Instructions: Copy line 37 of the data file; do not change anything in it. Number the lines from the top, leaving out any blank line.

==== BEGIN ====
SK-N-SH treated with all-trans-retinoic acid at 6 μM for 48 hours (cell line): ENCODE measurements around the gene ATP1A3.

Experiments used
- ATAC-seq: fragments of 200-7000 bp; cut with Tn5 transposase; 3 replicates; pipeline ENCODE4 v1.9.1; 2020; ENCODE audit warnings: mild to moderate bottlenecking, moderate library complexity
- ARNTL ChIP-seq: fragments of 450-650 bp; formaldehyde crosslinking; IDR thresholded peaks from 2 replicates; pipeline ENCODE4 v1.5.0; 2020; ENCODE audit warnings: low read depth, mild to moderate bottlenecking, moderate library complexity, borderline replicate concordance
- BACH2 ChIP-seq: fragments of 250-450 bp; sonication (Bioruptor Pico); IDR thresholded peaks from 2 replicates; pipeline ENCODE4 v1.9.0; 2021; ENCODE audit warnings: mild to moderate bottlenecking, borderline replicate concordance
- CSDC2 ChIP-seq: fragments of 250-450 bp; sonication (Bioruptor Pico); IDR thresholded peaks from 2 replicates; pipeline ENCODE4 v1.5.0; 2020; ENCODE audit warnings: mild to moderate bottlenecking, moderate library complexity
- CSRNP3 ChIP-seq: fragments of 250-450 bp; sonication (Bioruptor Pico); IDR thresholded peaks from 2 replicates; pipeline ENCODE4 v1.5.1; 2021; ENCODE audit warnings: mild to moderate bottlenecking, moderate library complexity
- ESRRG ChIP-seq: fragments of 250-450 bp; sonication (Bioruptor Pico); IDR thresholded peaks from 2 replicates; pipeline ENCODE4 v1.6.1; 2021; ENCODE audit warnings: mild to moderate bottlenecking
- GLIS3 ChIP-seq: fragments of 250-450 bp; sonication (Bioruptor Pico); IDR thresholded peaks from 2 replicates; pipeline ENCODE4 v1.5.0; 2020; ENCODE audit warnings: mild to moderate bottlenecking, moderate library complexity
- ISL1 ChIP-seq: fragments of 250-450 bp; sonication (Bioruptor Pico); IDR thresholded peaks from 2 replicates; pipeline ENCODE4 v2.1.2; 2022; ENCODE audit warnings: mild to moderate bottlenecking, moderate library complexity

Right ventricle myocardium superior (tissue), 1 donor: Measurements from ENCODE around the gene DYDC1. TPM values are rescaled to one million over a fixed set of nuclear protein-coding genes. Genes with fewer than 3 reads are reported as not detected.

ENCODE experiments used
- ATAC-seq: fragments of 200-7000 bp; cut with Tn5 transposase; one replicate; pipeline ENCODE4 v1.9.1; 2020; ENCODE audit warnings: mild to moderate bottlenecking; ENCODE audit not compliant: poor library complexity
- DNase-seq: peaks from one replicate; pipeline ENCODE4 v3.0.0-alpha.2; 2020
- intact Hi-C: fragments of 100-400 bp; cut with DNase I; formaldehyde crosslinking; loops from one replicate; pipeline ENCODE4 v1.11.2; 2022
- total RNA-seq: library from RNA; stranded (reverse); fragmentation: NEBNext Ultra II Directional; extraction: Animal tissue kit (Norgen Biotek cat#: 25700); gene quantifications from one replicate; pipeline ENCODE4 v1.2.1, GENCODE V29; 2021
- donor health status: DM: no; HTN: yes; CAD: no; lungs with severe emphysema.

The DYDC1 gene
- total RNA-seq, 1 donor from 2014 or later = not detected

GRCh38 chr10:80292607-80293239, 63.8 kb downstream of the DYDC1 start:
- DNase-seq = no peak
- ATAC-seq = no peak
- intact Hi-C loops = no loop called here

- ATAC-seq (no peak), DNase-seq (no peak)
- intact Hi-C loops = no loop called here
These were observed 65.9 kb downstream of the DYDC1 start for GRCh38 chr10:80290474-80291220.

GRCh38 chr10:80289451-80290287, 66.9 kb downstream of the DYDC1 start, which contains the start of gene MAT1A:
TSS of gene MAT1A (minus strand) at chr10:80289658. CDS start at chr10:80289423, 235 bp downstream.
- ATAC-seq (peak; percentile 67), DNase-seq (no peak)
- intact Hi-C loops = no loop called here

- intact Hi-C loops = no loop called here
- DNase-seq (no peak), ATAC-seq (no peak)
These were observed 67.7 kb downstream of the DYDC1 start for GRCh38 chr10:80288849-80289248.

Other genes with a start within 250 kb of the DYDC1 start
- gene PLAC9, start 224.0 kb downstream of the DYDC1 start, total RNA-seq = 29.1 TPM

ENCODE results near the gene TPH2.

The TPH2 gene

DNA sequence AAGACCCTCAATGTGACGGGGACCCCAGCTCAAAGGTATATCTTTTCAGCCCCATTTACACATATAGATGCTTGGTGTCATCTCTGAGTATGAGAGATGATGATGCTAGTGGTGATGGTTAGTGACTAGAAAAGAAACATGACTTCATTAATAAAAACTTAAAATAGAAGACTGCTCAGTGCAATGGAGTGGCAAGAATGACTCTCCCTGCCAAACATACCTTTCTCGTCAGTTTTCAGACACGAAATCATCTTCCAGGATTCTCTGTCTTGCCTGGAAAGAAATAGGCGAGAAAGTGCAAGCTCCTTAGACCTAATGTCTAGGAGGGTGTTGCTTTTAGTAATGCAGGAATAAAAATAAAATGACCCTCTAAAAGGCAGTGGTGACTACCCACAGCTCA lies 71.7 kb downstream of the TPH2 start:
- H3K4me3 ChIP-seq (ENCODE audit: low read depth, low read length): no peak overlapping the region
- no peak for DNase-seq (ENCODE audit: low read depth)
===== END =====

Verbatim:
The TPH2 gene